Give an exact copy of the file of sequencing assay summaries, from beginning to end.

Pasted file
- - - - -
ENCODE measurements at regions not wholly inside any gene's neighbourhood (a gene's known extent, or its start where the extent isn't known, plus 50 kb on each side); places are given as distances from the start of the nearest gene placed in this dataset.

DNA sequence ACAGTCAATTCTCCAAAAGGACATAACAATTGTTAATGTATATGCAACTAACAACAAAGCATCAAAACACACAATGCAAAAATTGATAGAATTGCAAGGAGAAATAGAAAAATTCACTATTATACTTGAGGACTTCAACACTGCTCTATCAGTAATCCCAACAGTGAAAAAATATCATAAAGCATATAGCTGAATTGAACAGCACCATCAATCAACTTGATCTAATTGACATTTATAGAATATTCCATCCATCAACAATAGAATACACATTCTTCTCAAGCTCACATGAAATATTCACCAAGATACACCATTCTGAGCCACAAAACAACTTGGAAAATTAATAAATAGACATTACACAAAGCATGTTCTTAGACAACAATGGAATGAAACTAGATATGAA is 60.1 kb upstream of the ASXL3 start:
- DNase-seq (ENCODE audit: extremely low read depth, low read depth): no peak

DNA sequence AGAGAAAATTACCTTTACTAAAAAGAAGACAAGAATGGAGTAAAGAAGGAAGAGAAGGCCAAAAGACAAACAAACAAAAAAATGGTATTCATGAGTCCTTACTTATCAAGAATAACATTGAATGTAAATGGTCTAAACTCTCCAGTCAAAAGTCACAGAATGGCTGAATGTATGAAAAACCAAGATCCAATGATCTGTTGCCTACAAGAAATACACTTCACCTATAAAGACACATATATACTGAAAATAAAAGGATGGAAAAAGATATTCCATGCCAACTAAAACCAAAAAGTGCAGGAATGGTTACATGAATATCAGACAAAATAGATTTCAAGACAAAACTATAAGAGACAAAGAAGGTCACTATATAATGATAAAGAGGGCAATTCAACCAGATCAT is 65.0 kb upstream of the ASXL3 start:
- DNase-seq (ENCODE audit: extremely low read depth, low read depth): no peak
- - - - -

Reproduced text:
ENCODE measurements at regions not wholly inside any gene's neighbourhood (a gene's known extent, or its start where the extent isn't known, plus 50 kb on each side); places are given as distances from the start of the nearest gene placed in this dataset.

DNA sequence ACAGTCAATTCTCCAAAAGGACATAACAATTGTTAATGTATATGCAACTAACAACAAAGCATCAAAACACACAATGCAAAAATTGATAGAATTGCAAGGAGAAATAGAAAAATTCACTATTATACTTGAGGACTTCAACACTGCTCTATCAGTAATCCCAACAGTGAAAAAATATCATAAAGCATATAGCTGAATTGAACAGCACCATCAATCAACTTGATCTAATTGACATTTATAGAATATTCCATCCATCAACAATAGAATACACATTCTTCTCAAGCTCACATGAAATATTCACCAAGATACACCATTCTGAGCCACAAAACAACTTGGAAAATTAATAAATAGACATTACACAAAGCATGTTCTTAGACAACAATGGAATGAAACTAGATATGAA is 60.1 kb upstream of the ASXL3 start:
- DNase-seq (ENCODE audit: extremely low read depth, low read depth): no peak

DNA sequence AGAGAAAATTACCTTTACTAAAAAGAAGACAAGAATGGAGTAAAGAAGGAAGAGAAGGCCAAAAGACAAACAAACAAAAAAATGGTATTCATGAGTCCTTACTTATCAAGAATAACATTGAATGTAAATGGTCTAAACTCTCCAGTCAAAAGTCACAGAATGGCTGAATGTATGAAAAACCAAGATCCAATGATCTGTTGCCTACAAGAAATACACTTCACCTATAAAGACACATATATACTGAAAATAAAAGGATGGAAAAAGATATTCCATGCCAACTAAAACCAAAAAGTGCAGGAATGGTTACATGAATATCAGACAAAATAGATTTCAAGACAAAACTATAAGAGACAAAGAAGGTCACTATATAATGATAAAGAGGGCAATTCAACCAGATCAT is 65.0 kb upstream of the ASXL3 start:
- DNase-seq (ENCODE audit: extremely low read depth, low read depth): no peak